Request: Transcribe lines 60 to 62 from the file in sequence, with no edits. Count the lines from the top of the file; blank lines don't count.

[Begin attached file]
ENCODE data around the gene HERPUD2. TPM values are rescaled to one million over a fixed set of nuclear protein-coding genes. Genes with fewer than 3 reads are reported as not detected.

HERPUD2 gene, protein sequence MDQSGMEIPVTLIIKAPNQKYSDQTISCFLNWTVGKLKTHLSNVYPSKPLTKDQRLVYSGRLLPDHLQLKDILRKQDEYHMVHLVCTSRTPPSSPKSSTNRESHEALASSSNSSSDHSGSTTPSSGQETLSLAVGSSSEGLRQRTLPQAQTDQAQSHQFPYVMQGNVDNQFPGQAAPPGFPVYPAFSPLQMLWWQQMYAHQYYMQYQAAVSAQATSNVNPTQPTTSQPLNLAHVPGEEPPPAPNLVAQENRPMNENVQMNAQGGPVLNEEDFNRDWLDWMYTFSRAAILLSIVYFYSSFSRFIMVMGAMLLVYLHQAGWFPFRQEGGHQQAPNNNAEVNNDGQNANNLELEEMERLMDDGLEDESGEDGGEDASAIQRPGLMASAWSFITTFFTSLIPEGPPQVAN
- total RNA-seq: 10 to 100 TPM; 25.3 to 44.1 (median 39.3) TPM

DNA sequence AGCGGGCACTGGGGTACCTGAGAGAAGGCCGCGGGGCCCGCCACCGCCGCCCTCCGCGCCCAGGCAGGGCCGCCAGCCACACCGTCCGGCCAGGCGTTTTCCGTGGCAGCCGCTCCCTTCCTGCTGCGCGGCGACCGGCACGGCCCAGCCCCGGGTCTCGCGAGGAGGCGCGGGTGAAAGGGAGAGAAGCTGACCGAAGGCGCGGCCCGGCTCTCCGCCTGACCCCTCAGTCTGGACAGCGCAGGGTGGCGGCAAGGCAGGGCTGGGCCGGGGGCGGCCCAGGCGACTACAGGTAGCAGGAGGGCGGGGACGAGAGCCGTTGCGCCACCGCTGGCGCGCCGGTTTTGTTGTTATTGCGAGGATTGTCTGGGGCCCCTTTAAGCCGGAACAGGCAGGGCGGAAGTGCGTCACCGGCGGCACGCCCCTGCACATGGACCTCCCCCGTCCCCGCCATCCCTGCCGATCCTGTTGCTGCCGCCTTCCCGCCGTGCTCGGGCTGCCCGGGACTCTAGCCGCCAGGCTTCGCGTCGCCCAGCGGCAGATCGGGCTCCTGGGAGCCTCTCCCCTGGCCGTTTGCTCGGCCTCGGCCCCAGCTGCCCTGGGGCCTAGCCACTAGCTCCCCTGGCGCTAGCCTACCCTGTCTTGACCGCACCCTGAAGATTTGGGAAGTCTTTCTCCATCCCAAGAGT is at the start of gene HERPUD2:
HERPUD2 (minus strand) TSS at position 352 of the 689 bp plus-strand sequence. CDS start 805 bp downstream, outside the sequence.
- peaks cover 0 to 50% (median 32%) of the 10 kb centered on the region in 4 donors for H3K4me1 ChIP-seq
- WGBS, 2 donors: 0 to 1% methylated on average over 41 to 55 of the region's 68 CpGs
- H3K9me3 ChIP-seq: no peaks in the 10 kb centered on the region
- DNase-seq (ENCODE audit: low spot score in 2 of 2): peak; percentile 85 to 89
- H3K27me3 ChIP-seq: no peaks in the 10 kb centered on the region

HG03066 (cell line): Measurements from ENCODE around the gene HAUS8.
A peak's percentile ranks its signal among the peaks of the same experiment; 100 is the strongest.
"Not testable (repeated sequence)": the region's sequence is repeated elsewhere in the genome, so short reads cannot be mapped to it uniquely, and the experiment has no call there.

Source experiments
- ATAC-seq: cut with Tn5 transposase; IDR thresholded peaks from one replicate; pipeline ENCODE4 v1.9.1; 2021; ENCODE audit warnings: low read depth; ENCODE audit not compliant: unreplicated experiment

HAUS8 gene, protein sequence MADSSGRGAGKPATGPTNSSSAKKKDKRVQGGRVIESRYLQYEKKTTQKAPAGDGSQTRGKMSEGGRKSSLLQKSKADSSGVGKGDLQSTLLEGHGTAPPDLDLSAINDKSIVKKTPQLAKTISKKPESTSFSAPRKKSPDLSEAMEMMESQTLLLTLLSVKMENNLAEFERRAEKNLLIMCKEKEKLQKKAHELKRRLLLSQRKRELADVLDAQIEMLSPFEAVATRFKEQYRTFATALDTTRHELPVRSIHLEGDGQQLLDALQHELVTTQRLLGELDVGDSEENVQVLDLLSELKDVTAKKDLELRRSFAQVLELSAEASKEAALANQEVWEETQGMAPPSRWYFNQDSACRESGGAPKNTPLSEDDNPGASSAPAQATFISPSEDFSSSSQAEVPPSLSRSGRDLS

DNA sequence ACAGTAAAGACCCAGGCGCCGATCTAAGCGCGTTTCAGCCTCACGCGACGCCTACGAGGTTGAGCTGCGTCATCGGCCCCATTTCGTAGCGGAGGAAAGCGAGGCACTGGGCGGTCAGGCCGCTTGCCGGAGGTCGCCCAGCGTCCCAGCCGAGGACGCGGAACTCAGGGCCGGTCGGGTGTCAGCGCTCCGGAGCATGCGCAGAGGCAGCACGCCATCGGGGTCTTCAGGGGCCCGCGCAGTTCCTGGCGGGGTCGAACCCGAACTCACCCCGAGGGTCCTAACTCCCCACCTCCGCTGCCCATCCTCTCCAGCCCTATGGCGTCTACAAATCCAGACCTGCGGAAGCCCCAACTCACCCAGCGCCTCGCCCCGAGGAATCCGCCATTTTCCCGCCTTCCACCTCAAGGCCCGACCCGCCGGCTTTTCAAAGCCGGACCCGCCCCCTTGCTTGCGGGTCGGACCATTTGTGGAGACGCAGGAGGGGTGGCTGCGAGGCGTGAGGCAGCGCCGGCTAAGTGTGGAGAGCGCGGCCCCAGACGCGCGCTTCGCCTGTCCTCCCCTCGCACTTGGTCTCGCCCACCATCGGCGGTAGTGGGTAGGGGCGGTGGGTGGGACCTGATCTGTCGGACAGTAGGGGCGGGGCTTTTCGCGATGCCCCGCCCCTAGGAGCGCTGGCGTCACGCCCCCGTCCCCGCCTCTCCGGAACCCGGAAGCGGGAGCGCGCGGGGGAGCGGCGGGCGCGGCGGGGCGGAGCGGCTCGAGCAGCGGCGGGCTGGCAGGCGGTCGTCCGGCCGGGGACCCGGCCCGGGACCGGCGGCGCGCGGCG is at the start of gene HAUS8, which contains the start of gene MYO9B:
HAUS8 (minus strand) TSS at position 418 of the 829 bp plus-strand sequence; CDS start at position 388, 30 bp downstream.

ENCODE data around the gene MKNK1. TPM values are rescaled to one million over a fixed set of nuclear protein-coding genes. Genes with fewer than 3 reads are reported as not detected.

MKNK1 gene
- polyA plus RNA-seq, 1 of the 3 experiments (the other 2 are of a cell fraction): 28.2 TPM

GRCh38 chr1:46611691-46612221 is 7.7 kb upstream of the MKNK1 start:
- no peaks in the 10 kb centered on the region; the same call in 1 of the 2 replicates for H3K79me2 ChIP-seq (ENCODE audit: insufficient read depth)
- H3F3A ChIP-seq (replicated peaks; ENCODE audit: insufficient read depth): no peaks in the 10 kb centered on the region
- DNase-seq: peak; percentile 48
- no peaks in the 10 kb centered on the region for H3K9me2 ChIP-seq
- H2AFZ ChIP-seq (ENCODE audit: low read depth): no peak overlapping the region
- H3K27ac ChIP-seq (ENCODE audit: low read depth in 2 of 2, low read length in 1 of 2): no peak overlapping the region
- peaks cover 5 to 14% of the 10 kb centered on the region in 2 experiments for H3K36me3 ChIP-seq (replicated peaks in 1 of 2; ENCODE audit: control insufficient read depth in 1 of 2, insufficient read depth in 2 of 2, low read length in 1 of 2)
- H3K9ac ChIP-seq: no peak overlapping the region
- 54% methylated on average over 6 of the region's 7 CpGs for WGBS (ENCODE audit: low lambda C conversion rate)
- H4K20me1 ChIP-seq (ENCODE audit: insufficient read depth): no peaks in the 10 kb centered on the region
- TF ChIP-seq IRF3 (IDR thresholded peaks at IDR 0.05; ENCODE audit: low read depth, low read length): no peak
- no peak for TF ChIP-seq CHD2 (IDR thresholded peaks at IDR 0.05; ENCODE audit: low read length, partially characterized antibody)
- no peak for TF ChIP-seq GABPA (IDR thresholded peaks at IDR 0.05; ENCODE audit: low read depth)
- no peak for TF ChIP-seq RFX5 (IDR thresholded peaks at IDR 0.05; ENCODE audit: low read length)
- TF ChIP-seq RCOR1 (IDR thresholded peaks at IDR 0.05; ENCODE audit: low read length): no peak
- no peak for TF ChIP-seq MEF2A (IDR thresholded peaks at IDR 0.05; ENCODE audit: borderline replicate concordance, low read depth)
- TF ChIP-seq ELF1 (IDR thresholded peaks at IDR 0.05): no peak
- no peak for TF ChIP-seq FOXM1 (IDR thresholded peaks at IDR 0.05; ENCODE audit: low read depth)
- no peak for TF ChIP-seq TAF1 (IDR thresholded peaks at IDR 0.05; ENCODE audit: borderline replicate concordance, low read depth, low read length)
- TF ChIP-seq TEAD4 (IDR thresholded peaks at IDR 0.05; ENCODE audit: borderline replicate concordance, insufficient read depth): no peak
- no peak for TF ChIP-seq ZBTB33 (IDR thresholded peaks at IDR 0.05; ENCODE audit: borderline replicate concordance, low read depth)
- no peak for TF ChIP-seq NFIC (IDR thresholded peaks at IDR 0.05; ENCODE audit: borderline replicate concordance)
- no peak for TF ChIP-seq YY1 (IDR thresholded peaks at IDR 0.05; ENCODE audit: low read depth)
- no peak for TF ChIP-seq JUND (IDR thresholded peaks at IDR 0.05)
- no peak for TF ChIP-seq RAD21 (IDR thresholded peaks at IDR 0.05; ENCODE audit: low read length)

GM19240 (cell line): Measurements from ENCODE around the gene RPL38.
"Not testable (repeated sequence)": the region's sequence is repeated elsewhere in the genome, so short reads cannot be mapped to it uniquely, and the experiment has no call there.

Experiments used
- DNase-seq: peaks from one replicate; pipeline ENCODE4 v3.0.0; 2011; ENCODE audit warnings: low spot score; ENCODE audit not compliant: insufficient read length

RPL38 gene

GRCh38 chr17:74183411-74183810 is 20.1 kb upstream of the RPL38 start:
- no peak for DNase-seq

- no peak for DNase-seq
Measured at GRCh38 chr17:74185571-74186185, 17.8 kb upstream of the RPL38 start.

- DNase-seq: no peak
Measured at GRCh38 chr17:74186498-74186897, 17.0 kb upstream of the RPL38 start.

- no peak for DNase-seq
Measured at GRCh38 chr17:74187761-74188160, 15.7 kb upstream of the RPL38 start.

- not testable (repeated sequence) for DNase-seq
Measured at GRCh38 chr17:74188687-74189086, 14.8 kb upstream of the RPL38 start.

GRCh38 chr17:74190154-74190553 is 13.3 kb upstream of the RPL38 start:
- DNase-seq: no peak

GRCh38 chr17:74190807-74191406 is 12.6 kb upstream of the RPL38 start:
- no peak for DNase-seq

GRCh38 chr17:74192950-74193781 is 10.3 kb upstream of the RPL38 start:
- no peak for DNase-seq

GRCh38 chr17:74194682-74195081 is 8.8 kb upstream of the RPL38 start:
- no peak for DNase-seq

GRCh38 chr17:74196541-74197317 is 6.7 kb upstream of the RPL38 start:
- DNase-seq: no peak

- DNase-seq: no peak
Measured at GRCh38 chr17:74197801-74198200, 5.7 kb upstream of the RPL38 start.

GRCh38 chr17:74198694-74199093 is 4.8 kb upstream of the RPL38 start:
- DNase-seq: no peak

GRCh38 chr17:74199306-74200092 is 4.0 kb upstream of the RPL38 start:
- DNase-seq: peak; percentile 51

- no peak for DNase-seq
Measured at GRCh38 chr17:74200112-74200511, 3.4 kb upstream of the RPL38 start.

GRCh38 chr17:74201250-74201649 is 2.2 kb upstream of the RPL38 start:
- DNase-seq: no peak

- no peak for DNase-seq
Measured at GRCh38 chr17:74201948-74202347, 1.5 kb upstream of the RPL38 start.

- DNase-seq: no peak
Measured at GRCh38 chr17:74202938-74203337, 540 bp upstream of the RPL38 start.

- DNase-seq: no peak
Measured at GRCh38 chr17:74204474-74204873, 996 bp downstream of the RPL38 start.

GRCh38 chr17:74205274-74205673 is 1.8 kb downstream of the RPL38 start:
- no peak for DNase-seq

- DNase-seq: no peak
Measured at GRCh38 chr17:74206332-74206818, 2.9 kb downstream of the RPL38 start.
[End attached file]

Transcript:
Measured at GRCh38 chr17:74187761-74188160, 15.7 kb upstream of the RPL38 start.

- not testable (repeated sequence) for DNase-seq
Measured at GRCh38 chr17:74188687-74189086, 14.8 kb upstream of the RPL38 start.